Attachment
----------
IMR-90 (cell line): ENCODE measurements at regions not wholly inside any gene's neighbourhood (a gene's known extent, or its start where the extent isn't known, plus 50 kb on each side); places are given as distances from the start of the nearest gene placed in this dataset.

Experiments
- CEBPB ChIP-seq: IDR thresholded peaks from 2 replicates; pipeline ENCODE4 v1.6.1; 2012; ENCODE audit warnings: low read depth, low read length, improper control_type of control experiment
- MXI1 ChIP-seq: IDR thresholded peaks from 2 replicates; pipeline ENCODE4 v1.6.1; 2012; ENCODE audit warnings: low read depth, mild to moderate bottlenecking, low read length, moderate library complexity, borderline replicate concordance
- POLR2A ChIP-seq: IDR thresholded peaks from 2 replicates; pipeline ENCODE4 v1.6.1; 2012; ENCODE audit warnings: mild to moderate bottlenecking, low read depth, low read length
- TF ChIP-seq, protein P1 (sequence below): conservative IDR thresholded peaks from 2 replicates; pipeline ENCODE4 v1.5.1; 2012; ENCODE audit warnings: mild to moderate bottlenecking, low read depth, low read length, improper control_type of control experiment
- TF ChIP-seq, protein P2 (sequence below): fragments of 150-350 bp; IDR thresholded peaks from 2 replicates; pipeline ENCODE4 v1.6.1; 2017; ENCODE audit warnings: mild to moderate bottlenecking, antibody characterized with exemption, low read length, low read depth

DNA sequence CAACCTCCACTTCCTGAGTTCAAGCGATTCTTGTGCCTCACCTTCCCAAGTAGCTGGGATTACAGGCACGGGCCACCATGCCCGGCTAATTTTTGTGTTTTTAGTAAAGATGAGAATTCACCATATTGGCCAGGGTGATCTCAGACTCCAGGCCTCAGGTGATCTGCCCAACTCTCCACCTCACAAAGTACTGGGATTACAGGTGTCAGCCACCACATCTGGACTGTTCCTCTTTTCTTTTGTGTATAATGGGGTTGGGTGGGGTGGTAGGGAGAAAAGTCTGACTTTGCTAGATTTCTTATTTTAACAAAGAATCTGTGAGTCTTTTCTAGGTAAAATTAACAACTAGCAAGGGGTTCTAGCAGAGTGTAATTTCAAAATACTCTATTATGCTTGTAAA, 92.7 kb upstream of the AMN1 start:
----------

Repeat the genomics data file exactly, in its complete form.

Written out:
IMR-90 (cell line): ENCODE measurements at regions not wholly inside any gene's neighbourhood (a gene's known extent, or its start where the extent isn't known, plus 50 kb on each side); places are given as distances from the start of the nearest gene placed in this dataset.

Experiments
- CEBPB ChIP-seq: IDR thresholded peaks from 2 replicates; pipeline ENCODE4 v1.6.1; 2012; ENCODE audit warnings: low read depth, low read length, improper control_type of control experiment
- MXI1 ChIP-seq: IDR thresholded peaks from 2 replicates; pipeline ENCODE4 v1.6.1; 2012; ENCODE audit warnings: low read depth, mild to moderate bottlenecking, low read length, moderate library complexity, borderline replicate concordance
- POLR2A ChIP-seq: IDR thresholded peaks from 2 replicates; pipeline ENCODE4 v1.6.1; 2012; ENCODE audit warnings: mild to moderate bottlenecking, low read depth, low read length
- TF ChIP-seq, protein P1 (sequence below): conservative IDR thresholded peaks from 2 replicates; pipeline ENCODE4 v1.5.1; 2012; ENCODE audit warnings: mild to moderate bottlenecking, low read depth, low read length, improper control_type of control experiment
- TF ChIP-seq, protein P2 (sequence below): fragments of 150-350 bp; IDR thresholded peaks from 2 replicates; pipeline ENCODE4 v1.6.1; 2017; ENCODE audit warnings: mild to moderate bottlenecking, antibody characterized with exemption, low read length, low read depth

DNA sequence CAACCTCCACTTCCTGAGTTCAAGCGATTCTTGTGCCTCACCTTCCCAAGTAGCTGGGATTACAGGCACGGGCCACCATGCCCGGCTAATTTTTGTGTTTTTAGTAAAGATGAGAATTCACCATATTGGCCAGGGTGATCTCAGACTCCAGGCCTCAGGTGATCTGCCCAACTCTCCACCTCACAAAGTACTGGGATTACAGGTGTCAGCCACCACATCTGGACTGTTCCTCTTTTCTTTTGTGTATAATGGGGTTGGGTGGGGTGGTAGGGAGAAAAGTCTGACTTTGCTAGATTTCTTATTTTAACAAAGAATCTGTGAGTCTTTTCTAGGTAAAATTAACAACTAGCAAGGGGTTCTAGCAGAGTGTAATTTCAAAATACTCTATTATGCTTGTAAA, 92.7 kb upstream of the AMN1 start: